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Posted on Wed, Mar 2, 2011 : 10:38 a.m.

Garden Faerie: Ant plants debut at Matthaei Botanical Gardens

By Monica Milla

One of the things I like most about gardening is that you never know what cool new thing you'll discover next. Last week, while volunteering with Project Grow in the Matthaei Botanical Gardens greenhouses, I noticed some of the cutest seedlings I'd ever seen. And so, kind of like Alice falling down the rabbit hole, I stumbled into the fascinating world of ant plants.


Ant plant seedlings develop the caudex (the bulbous area where the ants will live) as early as the first few days after germination. These seedlings just grew their first set of leaves and roots.

Monica Milla | Contributor

I happened to be in the greenhouse the same time as local ant plant expert Frank Omilian, who recently donated a collection of ant plants and ant ferns† to Matthaei. Several of his plants are on display in the Matthaei's tropical conservatory, while he is growing others in the greenhouse.


Frank Omilian's donated ant plants are thriving in the Matthaei greenhouse.

Monica Milla | Contributor

Omilian explained that ant plants have symbiotic relationships with ants, which live in the plants' enlarged stem base (called a caudex). The caudex forms early in the seedling's life cycle and eventually grows large enough to house chambers and tunnels. Some of the tunnels connect to the outside of the caudex and become the holes through which the ants enter the plant. As the caudex matures, new tunnels and chambers form — some connect to existing chambers and others make new entry holes.

Entry holes for the ants form as the plant caudex matures.

Monica Milla | Cotributor

Are you getting this? The ants don't chew their way into the caudex; the plant creates the entry holes and chambers for them!

The caudex forms two types of chambers: one with smooth walls and one with "warts" that help the plant absorb nutrients.‡ The ants raise larvae and pupa in the smooth chambers and deposit waste in the warted chambers. As the waste decays, it releases nutrients such as nitrogen, phosphorus, and potassium, which help the plant to grow.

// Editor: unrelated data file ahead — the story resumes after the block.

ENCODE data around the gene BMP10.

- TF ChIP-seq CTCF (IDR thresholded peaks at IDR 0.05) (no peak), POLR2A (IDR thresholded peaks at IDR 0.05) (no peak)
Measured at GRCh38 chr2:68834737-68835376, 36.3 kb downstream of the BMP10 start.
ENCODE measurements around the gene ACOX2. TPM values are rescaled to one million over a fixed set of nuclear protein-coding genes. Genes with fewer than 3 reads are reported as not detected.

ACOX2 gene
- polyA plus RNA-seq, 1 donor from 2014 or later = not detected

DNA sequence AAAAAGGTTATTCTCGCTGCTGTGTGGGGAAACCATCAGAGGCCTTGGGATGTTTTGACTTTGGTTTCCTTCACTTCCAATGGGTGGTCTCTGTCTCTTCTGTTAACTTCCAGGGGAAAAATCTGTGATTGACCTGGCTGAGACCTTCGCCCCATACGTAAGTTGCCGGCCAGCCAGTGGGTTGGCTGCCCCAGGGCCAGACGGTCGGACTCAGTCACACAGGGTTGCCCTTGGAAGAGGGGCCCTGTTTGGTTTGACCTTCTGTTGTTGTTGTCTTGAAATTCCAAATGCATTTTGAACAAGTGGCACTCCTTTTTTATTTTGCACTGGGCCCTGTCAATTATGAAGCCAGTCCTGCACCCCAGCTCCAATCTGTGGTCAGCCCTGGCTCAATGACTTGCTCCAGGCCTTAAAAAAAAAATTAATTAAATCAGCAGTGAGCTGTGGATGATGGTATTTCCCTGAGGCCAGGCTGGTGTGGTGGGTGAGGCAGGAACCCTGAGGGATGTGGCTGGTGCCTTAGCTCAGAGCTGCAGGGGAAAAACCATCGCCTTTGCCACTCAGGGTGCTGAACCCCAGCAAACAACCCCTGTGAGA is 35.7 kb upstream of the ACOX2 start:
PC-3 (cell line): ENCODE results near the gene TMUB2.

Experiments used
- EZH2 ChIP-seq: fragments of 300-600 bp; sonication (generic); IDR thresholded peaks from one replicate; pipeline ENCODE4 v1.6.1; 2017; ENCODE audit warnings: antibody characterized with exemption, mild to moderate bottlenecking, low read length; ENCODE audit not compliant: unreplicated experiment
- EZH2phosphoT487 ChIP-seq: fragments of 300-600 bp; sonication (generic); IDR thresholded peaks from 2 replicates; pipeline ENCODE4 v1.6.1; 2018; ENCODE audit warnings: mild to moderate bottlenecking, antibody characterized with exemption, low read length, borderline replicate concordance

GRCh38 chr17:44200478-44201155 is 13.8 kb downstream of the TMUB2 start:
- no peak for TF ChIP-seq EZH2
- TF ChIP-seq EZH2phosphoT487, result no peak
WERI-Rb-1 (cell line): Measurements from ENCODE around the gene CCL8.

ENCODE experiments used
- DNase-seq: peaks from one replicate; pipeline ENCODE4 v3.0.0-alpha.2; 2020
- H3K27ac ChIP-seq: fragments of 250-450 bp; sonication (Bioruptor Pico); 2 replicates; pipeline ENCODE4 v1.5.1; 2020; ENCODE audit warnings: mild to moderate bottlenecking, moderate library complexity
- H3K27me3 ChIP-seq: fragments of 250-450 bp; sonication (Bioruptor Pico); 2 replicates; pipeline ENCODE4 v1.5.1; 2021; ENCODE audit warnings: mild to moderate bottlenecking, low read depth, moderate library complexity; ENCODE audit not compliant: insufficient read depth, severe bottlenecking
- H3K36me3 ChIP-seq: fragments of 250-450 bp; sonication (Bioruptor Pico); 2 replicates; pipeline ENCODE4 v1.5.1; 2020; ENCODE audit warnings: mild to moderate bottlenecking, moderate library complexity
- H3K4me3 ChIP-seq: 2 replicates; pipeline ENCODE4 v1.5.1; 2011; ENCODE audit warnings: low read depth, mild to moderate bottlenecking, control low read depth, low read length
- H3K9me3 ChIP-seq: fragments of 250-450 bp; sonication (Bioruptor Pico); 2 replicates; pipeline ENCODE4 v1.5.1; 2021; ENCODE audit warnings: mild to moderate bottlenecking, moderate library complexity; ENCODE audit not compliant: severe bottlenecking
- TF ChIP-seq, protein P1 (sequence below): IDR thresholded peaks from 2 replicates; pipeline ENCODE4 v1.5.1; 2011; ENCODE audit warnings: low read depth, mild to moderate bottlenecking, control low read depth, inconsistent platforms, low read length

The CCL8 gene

Cross-section of a 2.5-inch diameter caudex of Myrmecodia tuberosa. The smooth chambers are where ants raise their young; the "warted" chambers are "restrooms."

Photo by Frank Omilian, all rights reserved

In return, the ants gain a dry, dark place to live and breed and nectar (produced at the base of developing fruits) to eat. The ants also defend the plant by biting and killing leaf-eating caterpillars and insects.

Ant plants (Hydnophytum and Myrmecodia species, anyway) produce tiny (three- to 16-milimeter) tubular flowers, usually in white. They are self-pollinating, as the ants often chase away pollinators as well as predators. The flowers turn into small orange or red fruits that birds like to eat.

Another cool adaptation is how the plant ensures its seeds get stuck on trees, instead of falling to the ground where they wouldn't grow (as their roots need air to sprout). The seed is protected by a hard coating (an endocarp), which in turn is enclosed in a sticky strand of fruit flesh. This sticky strand often adheres to birds' beaks as they eat the fruit, and they then rub it off on the bark or branches of trees, where the seed can then settle and grow.

How cool is that? Seriously.

Ant plants grow naturally in tropical Southeast Asia. Most ant plants are epiphytes, living on the surface of other plants such as trees. Epiphytes have aerial (above-ground) roots that attach to the host plant, and which would rot in soil. The roots grab onto the bark of the tree and sometimes encircle the entire trunk. Ant plants, like other epiphytes, often grow higher up on trees in the forest, where they have better access to sunlight. They also prefer trees with spongy bark that absorbs rain water which also feeds their roots.